Rapidus and IBM expand collaboration to chiplet packaging technology

Expanding their preexisting partnership for 2-nanometer semiconductor technology, Japan’s Rapidus and IBM have announced a joint development partnership aimed at establishing mass production technologies for chiplet packages. As part of the agreement, IBM and Rapidus engineers will work in collaboration at IBM’s facilities in North America for R&D and manufacturing of semiconductor packaging for high-performance computer systems.

Further reading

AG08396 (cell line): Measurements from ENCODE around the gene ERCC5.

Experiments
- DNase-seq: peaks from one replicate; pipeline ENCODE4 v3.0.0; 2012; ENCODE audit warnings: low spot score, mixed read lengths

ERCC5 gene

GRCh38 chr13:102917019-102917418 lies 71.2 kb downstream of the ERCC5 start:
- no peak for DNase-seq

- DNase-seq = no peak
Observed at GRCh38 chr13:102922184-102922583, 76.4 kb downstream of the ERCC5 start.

The video recording of a recent interview offers additional details about Jensen Huang’s management style. Among many other things, Nvidia’s CEO said he has sixty people directly reporting to him, an unusually large leadership team. “Almost everything that I say, I say to everybody all at the same time,” he explained. “I really discourage one-on-ones,” he added, making it clear that the same also applies to discussing individual people’s issues. “I give you feedback right there in front of everybody,” he said. “Feedback is learning. For what reason are you the only person who should learn this? Now, you created the conditions because of some mistake that you made or silliness that you brought upon yourself. We should all learn from that opportunity.” Asked about the fact that he doesn’t like firing people, Huang said he thinks that people can improve. “I used to clean bathrooms, and now I’m the CEO of a company. I think you could learn it. (…) People know that I’d rather torture them into greatness,” he said.